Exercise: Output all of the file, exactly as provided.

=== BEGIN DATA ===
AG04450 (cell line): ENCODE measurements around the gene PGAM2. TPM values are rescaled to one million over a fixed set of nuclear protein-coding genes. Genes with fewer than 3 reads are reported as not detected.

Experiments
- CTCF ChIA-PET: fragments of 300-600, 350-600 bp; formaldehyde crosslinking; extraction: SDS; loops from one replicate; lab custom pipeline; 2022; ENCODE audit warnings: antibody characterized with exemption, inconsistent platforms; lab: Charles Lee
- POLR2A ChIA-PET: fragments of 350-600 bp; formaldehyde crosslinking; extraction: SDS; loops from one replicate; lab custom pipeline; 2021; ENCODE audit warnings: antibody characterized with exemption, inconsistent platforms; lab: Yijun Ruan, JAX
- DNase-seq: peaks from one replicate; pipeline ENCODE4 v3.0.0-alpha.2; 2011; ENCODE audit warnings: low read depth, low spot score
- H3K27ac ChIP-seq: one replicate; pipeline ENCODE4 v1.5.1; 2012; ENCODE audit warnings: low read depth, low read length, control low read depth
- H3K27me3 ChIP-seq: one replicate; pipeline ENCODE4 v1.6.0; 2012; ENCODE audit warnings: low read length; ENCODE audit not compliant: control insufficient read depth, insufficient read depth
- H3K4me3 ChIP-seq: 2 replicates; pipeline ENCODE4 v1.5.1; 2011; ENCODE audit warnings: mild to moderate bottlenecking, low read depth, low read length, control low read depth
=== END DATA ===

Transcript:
AG04450 (cell line): ENCODE measurements around the gene PGAM2. TPM values are rescaled to one million over a fixed set of nuclear protein-coding genes. Genes with fewer than 3 reads are reported as not detected.

Experiments
- CTCF ChIA-PET: fragments of 300-600, 350-600 bp; formaldehyde crosslinking; extraction: SDS; loops from one replicate; lab custom pipeline; 2022; ENCODE audit warnings: antibody characterized with exemption, inconsistent platforms; lab: Charles Lee
- POLR2A ChIA-PET: fragments of 350-600 bp; formaldehyde crosslinking; extraction: SDS; loops from one replicate; lab custom pipeline; 2021; ENCODE audit warnings: antibody characterized with exemption, inconsistent platforms; lab: Yijun Ruan, JAX
- DNase-seq: peaks from one replicate; pipeline ENCODE4 v3.0.0-alpha.2; 2011; ENCODE audit warnings: low read depth, low spot score
- H3K27ac ChIP-seq: one replicate; pipeline ENCODE4 v1.5.1; 2012; ENCODE audit warnings: low read depth, low read length, control low read depth
- H3K27me3 ChIP-seq: one replicate; pipeline ENCODE4 v1.6.0; 2012; ENCODE audit warnings: low read length; ENCODE audit not compliant: control insufficient read depth, insufficient read depth
- H3K4me3 ChIP-seq: 2 replicates; pipeline ENCODE4 v1.5.1; 2011; ENCODE audit warnings: mild to moderate bottlenecking, low read depth, low read length, control low read depth